These students are working on a new way to clean Baltimore's harbor - Technical.ly Baltimore

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Dec. 8, 2016 7:30 am

These students are working on a new way to clean Baltimore’s harbor

At Baltimore Underground Science Space, the six-member Baltimore BioCrew is developing a bacteria that can break down the plastic that pollutes the harbor.

Team BioCrew.

(Courtesy photo)

Last week’s introduction of a second trash wheel near Canton once again focused the community on the need for new solutions to clean up Baltimore’s harbor.

So here’s one such solution: A team of students are working on a project that could have a big, if less visible, impact.

At the Baltimore Underground Science Space (BUGSS) in Highlandtown, six high schoolers known as the Baltimore BioCrew have been working since the beginning of the summer to genetically engineer the cells of bacteria to make plastic bottles disappear.

The team includes homeschooled student Ella Coleman; Mercedes Thompson, Eseni Tafah, Julius Gingles and Oumaima Driwech of Poly; and Western High School student Rachel Avidor.

Meeting on Saturdays throughout the summer, the students decided they wanted to focus on a topic that would benefit the city and clean the environment, said BUGSS Lab and Program Manager Sarah Laun. Through research, they found a 2014 discovery by Japanese researchers that found bacterium that could degrade PET, a particular polluting plastic. Soon, they recognized how it could be adapted to clean the Inner Harbor and the Chesapeake Bay.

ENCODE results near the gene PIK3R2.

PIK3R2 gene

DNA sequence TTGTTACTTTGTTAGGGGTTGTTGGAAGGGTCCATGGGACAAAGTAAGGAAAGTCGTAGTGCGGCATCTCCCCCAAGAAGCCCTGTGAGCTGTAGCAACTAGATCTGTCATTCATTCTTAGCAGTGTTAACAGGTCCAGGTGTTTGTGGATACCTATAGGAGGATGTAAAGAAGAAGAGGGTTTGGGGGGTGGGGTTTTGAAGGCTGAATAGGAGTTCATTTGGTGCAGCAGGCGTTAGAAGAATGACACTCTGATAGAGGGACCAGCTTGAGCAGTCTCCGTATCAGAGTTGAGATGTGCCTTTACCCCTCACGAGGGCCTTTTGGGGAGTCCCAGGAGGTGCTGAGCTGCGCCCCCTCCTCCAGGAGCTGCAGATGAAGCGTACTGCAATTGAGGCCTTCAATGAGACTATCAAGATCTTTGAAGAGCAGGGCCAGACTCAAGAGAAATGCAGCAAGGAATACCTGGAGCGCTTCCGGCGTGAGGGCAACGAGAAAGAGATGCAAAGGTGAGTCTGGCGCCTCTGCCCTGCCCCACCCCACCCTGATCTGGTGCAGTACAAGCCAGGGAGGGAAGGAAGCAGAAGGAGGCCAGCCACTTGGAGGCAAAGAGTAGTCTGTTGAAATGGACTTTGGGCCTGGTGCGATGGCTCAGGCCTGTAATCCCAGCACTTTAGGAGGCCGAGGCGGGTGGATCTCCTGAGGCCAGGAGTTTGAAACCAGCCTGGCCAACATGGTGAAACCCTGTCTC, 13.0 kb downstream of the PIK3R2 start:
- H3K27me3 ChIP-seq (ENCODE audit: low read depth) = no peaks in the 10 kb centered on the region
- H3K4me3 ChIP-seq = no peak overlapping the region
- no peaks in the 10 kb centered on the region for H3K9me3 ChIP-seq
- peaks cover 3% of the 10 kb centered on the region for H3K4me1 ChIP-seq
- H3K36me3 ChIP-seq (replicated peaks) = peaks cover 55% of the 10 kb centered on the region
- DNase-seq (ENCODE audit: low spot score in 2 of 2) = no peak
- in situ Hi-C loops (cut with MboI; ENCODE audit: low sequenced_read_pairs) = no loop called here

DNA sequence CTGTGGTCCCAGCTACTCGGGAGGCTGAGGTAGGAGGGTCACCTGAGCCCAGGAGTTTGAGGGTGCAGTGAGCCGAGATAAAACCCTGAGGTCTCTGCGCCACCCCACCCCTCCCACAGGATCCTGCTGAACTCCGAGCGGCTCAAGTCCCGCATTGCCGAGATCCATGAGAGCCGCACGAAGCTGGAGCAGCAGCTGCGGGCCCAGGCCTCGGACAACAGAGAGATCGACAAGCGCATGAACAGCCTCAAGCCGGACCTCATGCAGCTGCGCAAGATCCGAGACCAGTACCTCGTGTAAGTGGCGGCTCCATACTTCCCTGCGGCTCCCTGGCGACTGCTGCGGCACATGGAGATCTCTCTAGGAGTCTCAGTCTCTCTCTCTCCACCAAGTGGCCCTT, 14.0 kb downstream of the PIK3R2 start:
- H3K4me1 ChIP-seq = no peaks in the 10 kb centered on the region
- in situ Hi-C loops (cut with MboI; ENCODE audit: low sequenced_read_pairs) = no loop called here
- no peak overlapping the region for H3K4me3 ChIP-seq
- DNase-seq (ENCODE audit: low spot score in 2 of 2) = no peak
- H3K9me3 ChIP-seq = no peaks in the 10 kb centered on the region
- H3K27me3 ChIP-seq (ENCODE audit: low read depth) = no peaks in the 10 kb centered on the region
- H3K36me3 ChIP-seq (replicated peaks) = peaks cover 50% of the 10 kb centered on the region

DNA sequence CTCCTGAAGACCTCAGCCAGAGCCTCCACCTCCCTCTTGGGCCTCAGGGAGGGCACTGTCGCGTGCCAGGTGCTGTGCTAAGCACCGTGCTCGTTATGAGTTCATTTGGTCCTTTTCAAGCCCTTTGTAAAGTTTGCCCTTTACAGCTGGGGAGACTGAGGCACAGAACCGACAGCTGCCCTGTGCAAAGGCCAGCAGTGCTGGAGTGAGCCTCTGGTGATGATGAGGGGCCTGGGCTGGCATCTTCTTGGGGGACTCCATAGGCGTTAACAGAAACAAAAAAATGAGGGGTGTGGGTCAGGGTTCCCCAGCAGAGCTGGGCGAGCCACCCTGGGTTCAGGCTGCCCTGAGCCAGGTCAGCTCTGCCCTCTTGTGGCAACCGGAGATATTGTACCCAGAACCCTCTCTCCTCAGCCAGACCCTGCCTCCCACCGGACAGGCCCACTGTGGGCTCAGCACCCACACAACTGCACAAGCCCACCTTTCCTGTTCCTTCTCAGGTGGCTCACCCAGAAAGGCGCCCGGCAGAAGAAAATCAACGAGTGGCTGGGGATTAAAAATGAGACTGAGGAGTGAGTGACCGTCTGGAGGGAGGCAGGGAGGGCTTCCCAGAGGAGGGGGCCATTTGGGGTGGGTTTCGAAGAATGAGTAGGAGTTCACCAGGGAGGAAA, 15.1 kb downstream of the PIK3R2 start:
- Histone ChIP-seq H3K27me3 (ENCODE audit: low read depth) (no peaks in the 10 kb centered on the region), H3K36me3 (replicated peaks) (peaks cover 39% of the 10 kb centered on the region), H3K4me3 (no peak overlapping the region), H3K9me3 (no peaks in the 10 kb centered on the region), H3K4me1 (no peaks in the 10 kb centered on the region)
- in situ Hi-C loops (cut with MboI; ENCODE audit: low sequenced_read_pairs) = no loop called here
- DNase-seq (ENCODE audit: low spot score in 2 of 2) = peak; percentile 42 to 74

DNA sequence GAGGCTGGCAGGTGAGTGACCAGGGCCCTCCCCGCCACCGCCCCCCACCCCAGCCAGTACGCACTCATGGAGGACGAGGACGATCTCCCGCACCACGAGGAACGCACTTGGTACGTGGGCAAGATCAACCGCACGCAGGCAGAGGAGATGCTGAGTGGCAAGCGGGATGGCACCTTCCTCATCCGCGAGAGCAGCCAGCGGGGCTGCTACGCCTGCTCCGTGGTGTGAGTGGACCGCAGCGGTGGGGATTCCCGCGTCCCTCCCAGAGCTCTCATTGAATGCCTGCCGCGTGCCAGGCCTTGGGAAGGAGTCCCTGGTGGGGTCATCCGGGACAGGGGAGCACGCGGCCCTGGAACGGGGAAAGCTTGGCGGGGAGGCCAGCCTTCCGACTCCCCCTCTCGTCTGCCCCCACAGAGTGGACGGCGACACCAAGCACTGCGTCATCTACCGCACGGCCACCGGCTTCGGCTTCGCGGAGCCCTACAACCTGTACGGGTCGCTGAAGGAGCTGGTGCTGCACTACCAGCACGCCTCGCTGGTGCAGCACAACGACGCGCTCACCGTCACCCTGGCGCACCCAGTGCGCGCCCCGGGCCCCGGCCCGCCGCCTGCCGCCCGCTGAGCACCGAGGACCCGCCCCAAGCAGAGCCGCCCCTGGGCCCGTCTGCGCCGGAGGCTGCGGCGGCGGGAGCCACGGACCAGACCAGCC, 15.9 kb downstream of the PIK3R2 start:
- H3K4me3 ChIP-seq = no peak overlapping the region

The students worked to isolate the specific enzymes in one kind of bacteria that are responsible for breaking down plastic, and synthesized them into E.coli bacteria in the lab.

Bacteria growing at BUGSS. (Photo by Stephen Babcock)

Bacteria growing at BUGSS. (Photo by Stephen Babcock)

As the whirring of a machine at BUGSS suggested during a visit last week, the project is still in its incubation period. For now, the bacteria is growing in a culture tube, with a piece of plastic inside. The students have been returning to test whether the bacteria had an effect.

The project already received recognition. In October, the work to date was recognized with a bronze medal at the International Genetically Engineered Machines (iGem) competition in Boston, which gathered more than 300 teams from around the world.

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The students found they had a hot topic, as five other teams were also building off of the research. Each group had its own take, though, so it turned out to be a learning experience.

“They got to compare their work with other teams who are approaching the problem differently, which is a really nice thing for them to see as young scientists,” said Lisa Scheifele, a biology professor at Loyola University Maryland and a BUGSS board member.

Work will continue on the project with the next meeting set for Jan. 21. The group also wants to design a model that would contain the bacteria to be deployed into the natural environment.

The project introduces the students to a number of areas, such as synthetic biology, engineering and mathematical modeling. Laun and Scheifele said they’re right along with the students in the learning curve.

“It’s all driven by them,” Scheifele said.

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